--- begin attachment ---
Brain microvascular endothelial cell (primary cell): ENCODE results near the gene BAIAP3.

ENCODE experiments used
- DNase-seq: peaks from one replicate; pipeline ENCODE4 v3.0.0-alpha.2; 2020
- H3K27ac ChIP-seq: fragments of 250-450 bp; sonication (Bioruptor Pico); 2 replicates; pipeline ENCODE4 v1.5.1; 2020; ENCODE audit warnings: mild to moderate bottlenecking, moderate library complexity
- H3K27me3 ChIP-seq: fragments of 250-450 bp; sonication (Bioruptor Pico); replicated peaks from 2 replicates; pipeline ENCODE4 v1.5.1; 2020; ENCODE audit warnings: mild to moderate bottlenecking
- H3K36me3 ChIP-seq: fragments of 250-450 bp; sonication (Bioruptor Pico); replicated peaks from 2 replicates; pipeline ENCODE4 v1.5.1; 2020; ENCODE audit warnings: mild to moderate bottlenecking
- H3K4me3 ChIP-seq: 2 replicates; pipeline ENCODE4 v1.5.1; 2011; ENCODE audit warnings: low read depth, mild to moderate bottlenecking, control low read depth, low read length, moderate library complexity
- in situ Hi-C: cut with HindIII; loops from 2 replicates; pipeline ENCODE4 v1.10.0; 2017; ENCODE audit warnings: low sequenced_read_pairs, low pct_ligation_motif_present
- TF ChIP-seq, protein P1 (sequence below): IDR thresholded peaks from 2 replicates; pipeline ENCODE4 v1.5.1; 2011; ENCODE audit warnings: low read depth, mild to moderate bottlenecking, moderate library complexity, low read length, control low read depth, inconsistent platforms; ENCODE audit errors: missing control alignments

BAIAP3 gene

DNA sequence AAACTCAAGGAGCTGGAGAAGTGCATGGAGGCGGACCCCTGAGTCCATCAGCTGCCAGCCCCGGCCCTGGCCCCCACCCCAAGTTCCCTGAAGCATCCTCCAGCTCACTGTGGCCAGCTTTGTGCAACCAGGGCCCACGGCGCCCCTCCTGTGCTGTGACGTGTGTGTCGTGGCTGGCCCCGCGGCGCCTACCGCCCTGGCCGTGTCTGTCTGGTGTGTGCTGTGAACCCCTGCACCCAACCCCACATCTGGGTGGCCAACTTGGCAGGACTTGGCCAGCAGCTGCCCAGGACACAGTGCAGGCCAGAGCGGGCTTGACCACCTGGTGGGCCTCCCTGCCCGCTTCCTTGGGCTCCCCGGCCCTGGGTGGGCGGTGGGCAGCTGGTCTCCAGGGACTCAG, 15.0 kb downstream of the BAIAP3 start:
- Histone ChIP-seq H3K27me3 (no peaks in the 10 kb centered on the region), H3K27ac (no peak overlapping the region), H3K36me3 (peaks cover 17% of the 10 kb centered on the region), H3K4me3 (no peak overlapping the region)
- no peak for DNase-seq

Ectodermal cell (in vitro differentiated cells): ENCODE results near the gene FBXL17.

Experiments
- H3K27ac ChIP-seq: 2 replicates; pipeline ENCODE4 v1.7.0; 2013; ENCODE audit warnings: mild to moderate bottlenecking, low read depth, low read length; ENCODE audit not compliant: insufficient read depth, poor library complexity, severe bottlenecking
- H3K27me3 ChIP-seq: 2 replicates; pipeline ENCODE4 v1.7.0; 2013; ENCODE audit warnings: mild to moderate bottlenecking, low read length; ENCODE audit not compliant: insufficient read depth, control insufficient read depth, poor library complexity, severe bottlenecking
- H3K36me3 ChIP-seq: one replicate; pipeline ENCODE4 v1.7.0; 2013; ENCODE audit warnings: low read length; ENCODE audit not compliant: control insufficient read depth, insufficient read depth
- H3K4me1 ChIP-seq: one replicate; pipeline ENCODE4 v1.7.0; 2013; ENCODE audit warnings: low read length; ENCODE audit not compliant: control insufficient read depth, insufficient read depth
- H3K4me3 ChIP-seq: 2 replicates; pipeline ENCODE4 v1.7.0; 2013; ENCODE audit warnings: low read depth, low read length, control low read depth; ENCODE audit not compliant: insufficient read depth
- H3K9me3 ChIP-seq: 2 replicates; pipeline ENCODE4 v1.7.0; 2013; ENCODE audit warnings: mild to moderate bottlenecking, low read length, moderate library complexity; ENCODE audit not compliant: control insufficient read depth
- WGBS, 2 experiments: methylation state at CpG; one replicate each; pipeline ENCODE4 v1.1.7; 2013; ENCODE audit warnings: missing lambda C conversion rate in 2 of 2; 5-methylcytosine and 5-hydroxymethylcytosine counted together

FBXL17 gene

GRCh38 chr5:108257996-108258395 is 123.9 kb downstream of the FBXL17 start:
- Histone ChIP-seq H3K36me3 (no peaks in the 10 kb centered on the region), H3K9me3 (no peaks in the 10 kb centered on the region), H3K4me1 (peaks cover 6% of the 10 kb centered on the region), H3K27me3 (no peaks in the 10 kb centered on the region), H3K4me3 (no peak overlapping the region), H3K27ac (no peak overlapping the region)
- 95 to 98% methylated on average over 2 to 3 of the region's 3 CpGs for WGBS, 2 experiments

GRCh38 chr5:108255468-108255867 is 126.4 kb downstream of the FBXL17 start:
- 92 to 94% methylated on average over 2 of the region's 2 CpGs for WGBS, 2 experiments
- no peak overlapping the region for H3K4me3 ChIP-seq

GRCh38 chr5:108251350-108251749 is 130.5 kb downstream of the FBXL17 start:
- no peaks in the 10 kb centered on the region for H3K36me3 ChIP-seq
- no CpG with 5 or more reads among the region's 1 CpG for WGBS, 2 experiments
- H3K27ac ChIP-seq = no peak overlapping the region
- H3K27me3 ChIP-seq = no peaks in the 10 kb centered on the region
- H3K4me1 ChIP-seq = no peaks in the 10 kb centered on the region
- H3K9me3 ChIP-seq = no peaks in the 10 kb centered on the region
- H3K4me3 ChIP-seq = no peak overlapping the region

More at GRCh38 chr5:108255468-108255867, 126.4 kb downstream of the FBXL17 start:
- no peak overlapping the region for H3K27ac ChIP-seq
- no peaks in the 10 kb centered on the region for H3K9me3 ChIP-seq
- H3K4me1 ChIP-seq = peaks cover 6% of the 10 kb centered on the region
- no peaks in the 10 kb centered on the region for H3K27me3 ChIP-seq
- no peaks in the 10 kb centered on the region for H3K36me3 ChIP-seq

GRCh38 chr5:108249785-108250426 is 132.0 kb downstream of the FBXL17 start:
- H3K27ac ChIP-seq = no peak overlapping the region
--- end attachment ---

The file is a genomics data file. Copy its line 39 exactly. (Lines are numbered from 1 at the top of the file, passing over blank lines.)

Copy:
- no peak overlapping the region for H3K27ac ChIP-seq